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NuncVitam
7/12/2016 09:20 EST

Greetings! I am currently conducting research on renting/buying land in Belize for vacation (then retirement). My husband is already retired although I have a few more years to go so we have no need to rush. My parents have retirement property in Canada, so that was our other option but I loved Belize when we took the bus tour during a cruise a few years ago. (We don't care much for touristy areas so we try to see as much as possible outside of them.) We prefer rural/private areas and farms, and typically just like to stock up at Sam's or Costco once a month for most groceries (we have a small farm with a garden, dairy goats, and chickens although I don't know how easy it is to buy or sell livestock there. Any tips you can provide on making a gradual transition to life in Belize or researching potential properties is welcomed. :)

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bobbyveee
7/12/2016 17:52 EST

Well no Sams or Costco or even proper supermarkets in Belize or proper health care , but plenty of of the grid areas to have a small holding and buy local produce and whatever else at the small grocery stores you will find around Belize, could go on and on but wont, let others have the say. Good luck.

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terrific
7/12/2016 18:42 EST

About livestock do not have any but have friend who do. as anywhere there is a farming community who tend to trade among themselves. Just remember that it is a tiny country the biggest abattoir which is in Cayo district, only slaughters about a hundred Meat animals total (all kinds pigs cattle goats sheep) per week and Most dairy milk is sold via the Menonite community. A friend sells all his milk through them.

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5allan1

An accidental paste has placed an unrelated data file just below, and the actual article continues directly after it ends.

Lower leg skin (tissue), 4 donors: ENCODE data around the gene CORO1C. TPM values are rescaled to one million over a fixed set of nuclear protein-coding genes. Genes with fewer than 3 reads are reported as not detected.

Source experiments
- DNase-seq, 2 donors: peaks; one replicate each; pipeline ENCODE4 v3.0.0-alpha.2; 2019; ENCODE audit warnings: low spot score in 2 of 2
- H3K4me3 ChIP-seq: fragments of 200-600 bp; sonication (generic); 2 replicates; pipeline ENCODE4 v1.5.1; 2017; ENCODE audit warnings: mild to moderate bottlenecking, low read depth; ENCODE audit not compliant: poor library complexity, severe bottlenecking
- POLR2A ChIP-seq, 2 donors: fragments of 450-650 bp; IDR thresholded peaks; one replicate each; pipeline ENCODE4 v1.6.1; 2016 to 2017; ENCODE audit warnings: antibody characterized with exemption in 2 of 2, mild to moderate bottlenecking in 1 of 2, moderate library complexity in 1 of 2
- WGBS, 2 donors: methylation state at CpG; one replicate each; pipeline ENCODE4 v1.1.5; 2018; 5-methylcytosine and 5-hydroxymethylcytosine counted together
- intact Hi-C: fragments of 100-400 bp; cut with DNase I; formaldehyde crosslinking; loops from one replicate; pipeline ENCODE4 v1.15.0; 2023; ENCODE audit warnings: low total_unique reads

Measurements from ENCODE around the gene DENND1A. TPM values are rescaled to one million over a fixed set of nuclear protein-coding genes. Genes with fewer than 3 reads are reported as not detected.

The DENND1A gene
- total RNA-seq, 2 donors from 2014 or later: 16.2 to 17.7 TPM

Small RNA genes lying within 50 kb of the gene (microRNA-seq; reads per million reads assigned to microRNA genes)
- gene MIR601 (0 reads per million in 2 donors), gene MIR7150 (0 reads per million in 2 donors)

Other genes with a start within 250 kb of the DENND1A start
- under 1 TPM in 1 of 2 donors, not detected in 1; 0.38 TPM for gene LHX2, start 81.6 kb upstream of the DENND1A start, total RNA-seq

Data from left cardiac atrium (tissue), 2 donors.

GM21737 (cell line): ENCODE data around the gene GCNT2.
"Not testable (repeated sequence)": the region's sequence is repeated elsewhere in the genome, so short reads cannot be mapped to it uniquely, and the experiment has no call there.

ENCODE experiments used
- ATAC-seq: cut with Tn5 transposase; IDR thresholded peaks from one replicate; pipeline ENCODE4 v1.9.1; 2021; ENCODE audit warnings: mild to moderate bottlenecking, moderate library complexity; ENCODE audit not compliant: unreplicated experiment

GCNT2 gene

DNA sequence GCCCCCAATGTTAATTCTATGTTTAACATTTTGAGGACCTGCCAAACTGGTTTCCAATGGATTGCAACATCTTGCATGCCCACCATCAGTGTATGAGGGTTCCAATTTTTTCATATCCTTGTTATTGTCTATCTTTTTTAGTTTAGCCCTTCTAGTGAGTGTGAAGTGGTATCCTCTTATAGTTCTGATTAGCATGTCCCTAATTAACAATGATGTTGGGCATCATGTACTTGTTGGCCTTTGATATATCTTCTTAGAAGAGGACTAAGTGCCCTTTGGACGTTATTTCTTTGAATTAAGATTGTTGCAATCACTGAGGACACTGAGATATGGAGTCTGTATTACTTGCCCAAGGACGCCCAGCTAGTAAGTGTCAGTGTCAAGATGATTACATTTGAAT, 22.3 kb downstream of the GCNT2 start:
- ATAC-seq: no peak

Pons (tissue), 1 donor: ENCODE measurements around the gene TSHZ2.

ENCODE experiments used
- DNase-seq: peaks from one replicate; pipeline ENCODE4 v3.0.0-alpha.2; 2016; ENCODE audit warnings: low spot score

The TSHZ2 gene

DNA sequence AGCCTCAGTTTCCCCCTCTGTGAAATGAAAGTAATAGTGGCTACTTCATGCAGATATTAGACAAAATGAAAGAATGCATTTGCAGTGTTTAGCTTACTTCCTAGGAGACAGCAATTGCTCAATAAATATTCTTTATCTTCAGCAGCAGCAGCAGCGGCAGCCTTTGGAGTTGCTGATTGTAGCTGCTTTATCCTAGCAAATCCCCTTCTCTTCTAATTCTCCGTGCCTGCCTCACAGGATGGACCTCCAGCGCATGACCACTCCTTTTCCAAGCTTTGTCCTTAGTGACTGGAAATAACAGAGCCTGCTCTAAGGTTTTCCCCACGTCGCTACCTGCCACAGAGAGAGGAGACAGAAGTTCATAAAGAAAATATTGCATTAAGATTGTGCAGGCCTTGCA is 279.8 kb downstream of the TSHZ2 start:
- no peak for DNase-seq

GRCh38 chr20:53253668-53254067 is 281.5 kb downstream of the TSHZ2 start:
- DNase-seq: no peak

7/12/2016 18:51 EST

Lots of folks, ok some, raise all kinds of things in Belize,..ducks, chickens, hogs, mushrooms etc. But consider this : the climate is oppressively hot and humid most of the time, health care is primitive- a notch above rattles and incantations., the infrastructure is poor, and amenties and commodities are lacking. And red wine is a luxury item. You can access Sams and Walmart in Chetumal. Cosco is in Cancun. Smuggling what you buy over the border requires finesse, steady nerves and connections. Better yet just relocate to Mexico- 985,000 expats cant be all wrong

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Kenubelizeit
7/12/2016 23:36 EST

I do believe that some expats because things did not work their way after having lived a frivolous life refer to Belize as an inhospitable country . The country is hoem to many expats who have worked their butts off and continue to work but alas Belize is not for everyone especially with a bad attitude better to come see for yourself instead of being dissuaded by those who did not like Belize for some reason or the other.

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Mommy2all6
7/13/2016 00:26 EST

We love Belize and lived on Ambergris Caye for three years. The growth and influx of construction has made it a little too crowded for what we want. Granted our property will provide rental income and protect our investment, but we want a little more peaceful setting. We just recently purchased in Placencia and love it. A much slower pace, cheaper products, great beaches and fishing, but still nice, welcoming Belizeans. Belize may not be for everyone, but we love it! Visit and see where you fit in....there are lots of areas, each very different. Good luck!